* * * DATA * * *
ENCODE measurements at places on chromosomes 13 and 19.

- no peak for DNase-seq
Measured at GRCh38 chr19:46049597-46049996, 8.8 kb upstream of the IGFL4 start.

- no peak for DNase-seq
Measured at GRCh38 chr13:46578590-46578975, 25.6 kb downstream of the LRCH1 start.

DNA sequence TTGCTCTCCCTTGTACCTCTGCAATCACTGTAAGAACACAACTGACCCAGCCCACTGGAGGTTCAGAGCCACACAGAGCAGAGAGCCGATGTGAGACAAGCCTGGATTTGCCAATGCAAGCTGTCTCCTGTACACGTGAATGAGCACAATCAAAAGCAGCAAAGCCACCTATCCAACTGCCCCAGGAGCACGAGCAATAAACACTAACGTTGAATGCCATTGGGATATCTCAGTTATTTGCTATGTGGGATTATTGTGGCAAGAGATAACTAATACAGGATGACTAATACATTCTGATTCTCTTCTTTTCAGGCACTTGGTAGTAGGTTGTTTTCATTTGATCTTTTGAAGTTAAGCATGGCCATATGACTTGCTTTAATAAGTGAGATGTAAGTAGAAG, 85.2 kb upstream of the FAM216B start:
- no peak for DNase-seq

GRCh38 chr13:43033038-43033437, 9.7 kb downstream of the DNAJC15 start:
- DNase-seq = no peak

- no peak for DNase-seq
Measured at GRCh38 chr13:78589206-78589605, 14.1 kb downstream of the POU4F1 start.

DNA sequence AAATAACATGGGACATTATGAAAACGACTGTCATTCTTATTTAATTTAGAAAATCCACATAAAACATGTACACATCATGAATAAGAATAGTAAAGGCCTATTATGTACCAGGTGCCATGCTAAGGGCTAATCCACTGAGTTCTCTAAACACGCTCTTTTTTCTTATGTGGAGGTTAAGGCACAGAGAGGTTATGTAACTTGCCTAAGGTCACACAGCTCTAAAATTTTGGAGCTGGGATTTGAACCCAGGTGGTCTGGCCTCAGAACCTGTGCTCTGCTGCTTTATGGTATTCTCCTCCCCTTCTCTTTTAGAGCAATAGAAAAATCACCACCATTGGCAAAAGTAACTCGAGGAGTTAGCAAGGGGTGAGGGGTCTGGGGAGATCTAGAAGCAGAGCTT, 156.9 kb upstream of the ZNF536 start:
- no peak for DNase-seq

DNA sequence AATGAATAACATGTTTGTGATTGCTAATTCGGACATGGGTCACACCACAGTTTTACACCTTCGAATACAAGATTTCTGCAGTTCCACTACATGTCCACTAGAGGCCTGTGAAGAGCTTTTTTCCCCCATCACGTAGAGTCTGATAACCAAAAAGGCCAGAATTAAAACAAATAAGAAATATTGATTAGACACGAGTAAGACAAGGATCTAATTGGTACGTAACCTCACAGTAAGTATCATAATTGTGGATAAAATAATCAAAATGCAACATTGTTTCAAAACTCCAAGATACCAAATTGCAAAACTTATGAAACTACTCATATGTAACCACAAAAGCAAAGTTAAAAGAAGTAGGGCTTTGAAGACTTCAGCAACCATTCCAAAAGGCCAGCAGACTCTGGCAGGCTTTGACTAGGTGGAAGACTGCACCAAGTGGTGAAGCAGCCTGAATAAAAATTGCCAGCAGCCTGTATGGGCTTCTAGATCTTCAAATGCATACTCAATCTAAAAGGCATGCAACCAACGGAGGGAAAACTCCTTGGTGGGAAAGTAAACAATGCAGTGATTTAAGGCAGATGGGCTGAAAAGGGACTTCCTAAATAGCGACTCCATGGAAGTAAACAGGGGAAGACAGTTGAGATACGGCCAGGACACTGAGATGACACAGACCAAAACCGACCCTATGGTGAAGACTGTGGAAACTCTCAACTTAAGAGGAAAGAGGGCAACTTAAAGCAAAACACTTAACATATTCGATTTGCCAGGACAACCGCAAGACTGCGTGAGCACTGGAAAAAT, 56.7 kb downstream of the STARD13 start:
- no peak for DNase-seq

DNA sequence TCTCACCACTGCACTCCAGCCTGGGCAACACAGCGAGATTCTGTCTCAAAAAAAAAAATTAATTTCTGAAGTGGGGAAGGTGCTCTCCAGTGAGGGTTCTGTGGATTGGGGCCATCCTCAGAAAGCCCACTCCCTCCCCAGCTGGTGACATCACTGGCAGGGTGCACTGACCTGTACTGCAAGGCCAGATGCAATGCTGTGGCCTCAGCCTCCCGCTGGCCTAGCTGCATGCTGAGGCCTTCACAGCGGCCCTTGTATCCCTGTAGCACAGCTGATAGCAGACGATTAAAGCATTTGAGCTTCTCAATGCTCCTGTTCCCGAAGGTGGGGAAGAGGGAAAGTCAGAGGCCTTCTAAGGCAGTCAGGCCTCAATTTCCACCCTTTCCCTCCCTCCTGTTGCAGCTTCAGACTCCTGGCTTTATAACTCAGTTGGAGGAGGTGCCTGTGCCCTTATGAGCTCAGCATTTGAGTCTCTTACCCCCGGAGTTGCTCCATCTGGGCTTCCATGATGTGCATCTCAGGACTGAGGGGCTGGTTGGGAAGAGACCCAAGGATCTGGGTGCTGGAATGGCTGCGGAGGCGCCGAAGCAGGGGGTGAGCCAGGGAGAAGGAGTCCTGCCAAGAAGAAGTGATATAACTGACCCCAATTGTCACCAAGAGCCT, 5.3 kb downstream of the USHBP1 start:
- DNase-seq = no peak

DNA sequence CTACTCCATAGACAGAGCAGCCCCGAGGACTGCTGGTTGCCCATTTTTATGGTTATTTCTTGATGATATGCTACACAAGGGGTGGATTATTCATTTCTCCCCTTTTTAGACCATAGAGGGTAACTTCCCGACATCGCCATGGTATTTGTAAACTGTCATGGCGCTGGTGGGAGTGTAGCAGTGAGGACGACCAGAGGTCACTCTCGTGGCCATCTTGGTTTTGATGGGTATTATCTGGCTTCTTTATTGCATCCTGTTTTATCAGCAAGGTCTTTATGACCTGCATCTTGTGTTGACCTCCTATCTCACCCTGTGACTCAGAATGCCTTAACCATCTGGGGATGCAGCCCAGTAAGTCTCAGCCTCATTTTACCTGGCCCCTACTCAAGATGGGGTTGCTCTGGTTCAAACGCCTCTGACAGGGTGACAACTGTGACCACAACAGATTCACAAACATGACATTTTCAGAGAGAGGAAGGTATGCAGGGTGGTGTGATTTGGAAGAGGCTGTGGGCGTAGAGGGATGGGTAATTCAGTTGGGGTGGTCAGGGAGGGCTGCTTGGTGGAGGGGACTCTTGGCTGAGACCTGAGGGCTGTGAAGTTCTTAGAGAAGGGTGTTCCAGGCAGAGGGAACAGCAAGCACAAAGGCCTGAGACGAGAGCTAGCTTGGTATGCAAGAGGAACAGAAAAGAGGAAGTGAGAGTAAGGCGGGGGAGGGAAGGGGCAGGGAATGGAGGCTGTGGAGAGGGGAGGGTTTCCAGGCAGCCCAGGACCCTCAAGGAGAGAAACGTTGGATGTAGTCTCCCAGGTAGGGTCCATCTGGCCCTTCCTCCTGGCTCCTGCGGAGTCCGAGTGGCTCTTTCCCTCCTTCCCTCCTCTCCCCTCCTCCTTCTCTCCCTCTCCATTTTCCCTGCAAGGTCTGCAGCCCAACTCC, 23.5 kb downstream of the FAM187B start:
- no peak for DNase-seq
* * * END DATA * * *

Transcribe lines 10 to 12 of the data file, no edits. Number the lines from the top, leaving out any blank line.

- no peak for DNase-seq
Measured at GRCh38 chr13:78589206-78589605, 14.1 kb downstream of the POU4F1 start.

DNA sequence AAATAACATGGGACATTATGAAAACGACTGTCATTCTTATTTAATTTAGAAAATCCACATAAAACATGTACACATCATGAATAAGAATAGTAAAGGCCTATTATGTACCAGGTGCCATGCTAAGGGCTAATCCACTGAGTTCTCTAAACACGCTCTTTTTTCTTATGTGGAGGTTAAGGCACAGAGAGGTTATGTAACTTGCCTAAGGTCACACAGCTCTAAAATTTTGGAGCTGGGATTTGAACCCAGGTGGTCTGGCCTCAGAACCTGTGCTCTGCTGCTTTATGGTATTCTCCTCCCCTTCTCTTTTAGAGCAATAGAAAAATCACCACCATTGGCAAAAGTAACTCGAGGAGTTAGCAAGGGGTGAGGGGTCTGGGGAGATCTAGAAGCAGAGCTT, 156.9 kb upstream of the ZNF536 start: